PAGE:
The concept of repressed and recovered memories was further popularized by the 1988 self-help book The Courage to Heal: A Guide for Women Survivors of Child Sexual Abuse, which was written by Ellen Bass, a poet and creative writing teacher, along with her student Laura Davis, an incest survivor. While neither Bass nor Davis had any medical, psychological, or law enforcement training, they became convinced that child abuse and incest was far more widespread than commonly thought, and their book included a checklist for people who suspected they may have been victims, whether they remembered it or not. The checklist included feeling bad, dirty, ashamed, or powerless; feeling like there is something wrong with you deep inside; feeling like you are unable to protect yourself; and having trouble staying motivated. But, as Carol Taris wrote in a New York Times review, “The trouble is that the same list could be used to identify oneself as someone who loves too much, someone who suffers from self-defeating personality disorder, or a mere human being in the late 20th century.” Regardless, the book, which sold over a million copies, brought more people into the recovered memories movement.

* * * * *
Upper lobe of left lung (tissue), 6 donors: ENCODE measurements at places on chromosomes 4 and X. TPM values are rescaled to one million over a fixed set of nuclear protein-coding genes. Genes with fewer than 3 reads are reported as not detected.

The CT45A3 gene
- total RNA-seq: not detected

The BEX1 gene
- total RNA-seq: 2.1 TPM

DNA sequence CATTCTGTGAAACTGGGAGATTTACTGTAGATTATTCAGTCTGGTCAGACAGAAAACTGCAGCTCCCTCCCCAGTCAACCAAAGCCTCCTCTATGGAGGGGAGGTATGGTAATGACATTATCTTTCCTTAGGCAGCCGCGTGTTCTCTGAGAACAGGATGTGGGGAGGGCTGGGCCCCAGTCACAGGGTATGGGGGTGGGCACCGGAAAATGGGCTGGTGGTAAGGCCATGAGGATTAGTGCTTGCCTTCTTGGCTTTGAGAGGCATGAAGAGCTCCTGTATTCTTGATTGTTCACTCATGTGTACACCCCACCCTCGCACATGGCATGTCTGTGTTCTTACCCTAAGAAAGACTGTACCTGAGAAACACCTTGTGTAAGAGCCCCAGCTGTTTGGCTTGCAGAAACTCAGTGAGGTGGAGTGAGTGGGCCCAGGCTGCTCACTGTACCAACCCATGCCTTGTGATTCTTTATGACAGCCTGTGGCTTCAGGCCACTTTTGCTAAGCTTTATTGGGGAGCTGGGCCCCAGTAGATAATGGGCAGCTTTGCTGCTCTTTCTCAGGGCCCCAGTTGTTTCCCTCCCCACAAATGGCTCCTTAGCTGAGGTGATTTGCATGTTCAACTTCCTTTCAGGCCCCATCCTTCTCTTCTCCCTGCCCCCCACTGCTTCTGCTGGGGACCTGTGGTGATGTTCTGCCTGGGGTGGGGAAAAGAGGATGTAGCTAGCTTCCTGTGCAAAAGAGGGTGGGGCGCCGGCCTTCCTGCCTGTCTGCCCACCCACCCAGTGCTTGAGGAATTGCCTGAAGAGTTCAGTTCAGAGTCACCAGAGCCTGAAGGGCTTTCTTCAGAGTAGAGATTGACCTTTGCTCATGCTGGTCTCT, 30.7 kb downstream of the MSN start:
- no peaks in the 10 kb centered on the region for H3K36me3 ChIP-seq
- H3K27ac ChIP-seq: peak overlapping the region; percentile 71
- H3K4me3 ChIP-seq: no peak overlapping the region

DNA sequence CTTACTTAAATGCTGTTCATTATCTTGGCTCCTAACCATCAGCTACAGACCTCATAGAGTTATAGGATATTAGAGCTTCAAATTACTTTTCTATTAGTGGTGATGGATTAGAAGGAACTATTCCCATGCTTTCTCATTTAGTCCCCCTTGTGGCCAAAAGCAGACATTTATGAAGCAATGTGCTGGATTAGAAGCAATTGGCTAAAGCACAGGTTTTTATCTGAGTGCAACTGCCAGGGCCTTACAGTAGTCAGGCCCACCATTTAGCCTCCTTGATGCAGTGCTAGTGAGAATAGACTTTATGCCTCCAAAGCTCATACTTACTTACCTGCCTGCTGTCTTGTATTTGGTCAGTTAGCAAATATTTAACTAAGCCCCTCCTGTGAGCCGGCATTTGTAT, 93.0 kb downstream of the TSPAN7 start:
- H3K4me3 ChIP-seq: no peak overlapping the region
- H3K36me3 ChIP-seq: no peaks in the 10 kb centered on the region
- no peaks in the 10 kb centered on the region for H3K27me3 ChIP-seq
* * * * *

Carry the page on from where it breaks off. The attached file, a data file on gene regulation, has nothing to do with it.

All over the country, and then the world, people reported stories of just-recalled abuse. Some said they were kidnapped, tortured, and raped by cult members who stole into their childhood bedrooms at night and whisked them away to secret locations. Others claimed their parents and teachers were involved. In one case, documented in the recently published memoir Now I Can See the Moon: A Story of a Social Panic, False Memories and a Life Cut Short by Alice Tallmadge, Tallmadge’s niece—a troubled teenage girl also named Michelle from Logan, Utah—claimed she had been raped, impregnated, given birth, and forced to eat her own child. A counselor at the Utah State Hospital where Michelle was a patient believed that a satanic cult was clandestinely operating throughout the country, and that Michelle had developed multiple personality disorder as a result of her trauma. The counselor helped Michelle access her “alters,” or other personalities, through hypnosis. Increasingly tortured by the memories of her abuse, Michelle killed herself. Afterward, her mother, who believed her daughter entirely, began to think that it wasn’t suicide at all—the cult finally got to her.